1. GREAT developer communication (documentation, forums, etc)

2. Instant developer provisioning – you need to be able to register for and access the API, at least in a sandbox or development version, immediately. Developers have a tendency to show up at 3 am wanting instant gratification – they want to know then and there if the API will meet their needs or solve their problems.

3. Lots of sample apps available. The reason that we saw so many google map mashups a few years ago were that there were a few great examples that got a bunch of attention, and pretty soon it snowballed.

4. Developer-friendly terms and conditions. If you tell a developer that they can’t make money using the API, they won’t waste their time using it. Remember, you’re building an ecosystem, and for an ecosystem to work you need mutual benefit.

5. Open EVERYTHING. The more flexible the building blocks, the more creative the developers can be and the more innovation will happen. If you only have 2×4 red legos, your projects will be pretty boring. Our advice is “open everything unless you have a very compelling reason to keep something closed – don’t keep things closed unless you can come up with a compelling reason to open it”

6. Don’t be afraid of cannibalism. As the saying goes, if you’re not willing to eat your young, someone someone else will eat them for you. It’s hard to have your API extend your business model if you prohibit your partners from also using the very business model you’re already succeeding at.

7. Good developer outreach, evangelism and support – like any community, people want to be part of something active and vibrant

8. A healthy mix of API use by internal developers, large partners who you work with directly, and independent developers who interact primarily through the developer site and ecosystem

9. Fair treatment of developers – you may have to change the rules, but the more frequently you do it, the less likely you are to have a happy, healthy developer community

10. Uptime and reliability – I list this last, since twitter has certainly proven you can build a massive developer ecosystem with modest success at uptime and reliability

5. News companies such as The New York Times, NPR and Guardian have set up APIs to expand distribution and use of their content. What do you think of their efforts – and how might they do more/better?

I’m a big fan of all three, two of whom (NYT and Guardian) are customers. News companies face a challenge on how to monetize content that is syndicated, and are understandably reluctant to provide full-content APIs until they are comfortable that they have found the right business model to do so. NPR has a bit of an advantage there, as a member and community supported nonprofit. But the conversations I’ve had with numerous news organizations – both our customers and our prospects – make me optimistic that they will figure out a model that makes gathering, editing, curating and distributing great news a profitable, sustainable business. It may look a bit different than it does now, but it’s not going away.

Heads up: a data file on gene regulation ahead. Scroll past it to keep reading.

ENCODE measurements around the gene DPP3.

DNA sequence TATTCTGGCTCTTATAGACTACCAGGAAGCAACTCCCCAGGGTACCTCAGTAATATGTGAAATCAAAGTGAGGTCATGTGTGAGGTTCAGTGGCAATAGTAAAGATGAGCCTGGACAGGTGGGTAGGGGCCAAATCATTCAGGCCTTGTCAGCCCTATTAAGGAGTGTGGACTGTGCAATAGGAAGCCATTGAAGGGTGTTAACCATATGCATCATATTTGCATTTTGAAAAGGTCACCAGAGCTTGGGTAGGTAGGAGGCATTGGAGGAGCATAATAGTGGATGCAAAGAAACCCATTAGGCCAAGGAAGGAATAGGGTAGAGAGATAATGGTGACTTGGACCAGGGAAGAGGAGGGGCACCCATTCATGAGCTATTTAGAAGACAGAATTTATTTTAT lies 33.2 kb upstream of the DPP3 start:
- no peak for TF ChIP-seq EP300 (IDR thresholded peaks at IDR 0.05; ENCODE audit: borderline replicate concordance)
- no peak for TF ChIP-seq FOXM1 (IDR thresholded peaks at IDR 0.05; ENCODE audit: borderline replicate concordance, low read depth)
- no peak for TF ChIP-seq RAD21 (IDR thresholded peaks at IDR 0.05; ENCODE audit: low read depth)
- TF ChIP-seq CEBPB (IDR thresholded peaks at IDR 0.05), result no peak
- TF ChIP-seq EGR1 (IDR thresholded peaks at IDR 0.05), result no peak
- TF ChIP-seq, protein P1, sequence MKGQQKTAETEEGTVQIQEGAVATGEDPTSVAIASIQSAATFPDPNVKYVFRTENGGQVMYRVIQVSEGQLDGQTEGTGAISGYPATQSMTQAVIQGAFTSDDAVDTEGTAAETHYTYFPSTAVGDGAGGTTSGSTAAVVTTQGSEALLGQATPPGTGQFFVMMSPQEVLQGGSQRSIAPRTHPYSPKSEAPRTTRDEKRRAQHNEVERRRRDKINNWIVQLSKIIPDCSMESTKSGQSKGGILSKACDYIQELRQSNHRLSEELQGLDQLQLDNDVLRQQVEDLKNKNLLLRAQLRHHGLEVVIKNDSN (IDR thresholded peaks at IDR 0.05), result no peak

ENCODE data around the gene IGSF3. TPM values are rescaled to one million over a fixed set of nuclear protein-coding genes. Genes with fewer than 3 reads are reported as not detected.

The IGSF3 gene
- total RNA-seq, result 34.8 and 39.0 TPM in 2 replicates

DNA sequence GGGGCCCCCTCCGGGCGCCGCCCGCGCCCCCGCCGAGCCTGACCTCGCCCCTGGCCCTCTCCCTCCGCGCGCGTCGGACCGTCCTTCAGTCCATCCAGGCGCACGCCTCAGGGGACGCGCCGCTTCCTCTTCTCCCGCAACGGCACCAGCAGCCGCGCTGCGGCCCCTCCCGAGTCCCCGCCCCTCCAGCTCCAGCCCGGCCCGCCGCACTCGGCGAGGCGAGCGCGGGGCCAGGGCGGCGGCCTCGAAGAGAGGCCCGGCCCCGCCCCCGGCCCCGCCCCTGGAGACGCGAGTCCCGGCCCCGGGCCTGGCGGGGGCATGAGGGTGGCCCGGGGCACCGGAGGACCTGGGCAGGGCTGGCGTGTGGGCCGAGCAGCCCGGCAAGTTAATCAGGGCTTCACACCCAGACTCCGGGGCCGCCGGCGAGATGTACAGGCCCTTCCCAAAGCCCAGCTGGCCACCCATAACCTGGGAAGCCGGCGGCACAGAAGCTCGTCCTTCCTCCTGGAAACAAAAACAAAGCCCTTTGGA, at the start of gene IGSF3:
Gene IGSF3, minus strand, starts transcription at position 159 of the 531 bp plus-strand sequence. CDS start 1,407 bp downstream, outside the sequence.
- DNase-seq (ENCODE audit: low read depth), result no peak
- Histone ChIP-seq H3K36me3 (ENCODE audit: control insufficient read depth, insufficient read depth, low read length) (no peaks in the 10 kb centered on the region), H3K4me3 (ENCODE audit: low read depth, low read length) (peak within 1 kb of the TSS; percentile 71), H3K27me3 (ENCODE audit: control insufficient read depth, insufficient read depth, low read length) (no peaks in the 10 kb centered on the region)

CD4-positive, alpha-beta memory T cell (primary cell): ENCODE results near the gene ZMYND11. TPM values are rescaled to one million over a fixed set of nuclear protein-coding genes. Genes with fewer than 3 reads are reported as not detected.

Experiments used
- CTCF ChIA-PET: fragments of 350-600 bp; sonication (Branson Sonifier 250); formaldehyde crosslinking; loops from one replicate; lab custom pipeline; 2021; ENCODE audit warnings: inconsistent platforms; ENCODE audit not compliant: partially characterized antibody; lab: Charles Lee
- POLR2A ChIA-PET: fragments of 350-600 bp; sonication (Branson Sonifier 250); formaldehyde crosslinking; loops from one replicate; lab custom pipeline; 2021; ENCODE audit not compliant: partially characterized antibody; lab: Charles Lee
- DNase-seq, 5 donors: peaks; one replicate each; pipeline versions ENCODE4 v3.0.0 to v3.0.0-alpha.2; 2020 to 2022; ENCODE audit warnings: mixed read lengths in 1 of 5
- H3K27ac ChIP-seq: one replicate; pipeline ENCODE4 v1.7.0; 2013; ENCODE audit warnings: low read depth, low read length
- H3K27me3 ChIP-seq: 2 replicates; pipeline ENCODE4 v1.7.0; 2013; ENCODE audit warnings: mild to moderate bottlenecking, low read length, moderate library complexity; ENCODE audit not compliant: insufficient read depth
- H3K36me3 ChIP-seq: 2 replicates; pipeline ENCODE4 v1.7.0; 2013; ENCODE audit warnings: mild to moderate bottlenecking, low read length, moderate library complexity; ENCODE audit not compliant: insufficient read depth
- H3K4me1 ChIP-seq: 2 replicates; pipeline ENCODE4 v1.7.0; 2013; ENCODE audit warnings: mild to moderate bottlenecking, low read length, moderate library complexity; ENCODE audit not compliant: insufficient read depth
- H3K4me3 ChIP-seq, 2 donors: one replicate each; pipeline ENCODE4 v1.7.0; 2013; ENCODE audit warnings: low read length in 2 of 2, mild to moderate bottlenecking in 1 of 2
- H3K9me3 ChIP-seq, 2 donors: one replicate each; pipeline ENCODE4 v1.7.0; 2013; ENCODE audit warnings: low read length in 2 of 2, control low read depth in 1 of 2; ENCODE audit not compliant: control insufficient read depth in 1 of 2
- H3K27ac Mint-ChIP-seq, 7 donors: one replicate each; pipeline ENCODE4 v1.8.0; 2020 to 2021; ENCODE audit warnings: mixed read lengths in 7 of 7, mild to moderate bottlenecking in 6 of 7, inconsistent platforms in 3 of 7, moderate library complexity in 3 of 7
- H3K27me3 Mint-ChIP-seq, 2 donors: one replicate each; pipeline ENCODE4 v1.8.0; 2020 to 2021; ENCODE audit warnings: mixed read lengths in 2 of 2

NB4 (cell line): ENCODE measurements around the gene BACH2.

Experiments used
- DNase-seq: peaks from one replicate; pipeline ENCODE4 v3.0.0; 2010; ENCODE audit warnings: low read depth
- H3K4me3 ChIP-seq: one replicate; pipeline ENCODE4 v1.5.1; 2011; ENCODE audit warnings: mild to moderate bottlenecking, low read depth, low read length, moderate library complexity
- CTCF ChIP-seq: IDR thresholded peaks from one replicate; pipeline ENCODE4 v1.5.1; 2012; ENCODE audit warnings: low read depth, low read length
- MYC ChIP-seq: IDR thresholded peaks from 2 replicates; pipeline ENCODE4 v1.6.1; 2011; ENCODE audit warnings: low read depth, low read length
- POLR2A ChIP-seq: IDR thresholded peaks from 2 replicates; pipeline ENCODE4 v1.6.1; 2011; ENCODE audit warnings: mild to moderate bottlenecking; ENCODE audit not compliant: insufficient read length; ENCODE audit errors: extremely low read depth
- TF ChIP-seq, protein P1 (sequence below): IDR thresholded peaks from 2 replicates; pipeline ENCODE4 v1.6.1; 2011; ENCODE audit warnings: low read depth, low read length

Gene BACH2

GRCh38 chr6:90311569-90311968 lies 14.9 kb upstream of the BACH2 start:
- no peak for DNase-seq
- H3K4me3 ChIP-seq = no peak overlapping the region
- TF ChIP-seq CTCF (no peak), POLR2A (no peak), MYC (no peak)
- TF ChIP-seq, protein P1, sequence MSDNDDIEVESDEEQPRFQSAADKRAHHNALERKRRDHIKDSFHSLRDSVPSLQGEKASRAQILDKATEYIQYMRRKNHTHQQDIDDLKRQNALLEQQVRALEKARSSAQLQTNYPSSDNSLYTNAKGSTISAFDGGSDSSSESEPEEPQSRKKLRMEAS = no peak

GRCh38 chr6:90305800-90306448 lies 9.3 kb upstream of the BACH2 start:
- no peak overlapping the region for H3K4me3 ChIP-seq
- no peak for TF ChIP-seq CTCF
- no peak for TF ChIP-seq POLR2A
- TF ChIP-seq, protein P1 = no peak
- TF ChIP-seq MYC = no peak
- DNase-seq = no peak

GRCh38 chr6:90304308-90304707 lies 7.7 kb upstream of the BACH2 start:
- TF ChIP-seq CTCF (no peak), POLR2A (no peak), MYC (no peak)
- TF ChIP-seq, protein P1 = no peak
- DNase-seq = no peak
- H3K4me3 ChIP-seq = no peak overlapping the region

6. Paid news content, iPad: What are your predictions?

I was very optimistic about both based on the demo Chris Anderson of Wired did at TED last week. I haven’t bought a kindle primarily because I enjoy news magazines, photojournalism, and great design (whereas my wife, who is more into books than news, loves her kindle). Chris’s demo of the wired prototype on the iPad made me believe that I may be able to ditch the sack of printed magazines I bring on long flights, and in general go to a smaller, lighter bag for travel. I’ll happily pay for that – it is, absolutely, an improvement on what we have today. Of course the devil is in the details. If I need to pay more for the electronic version of a magazine than I pay for the dead tree version, that might be a problem.

This is different, though, than getting us to pay for the website version of news that we currently get for free. There’s no improvement there. For instance, I’m typing this on an 8 hour flight from Europe to the US. No way that the paywall version of a news site would have any value for me – heck, even if I preload pages, I have to remember to download the “single page” version or I can only read the beginning of a story. Good content, available in a great format that can be enjoyed offline, at a reasonable price will do just fine.

Andrew Nachison

Andrew Nachison is founder of We Media. He lives in Reston, Virginia.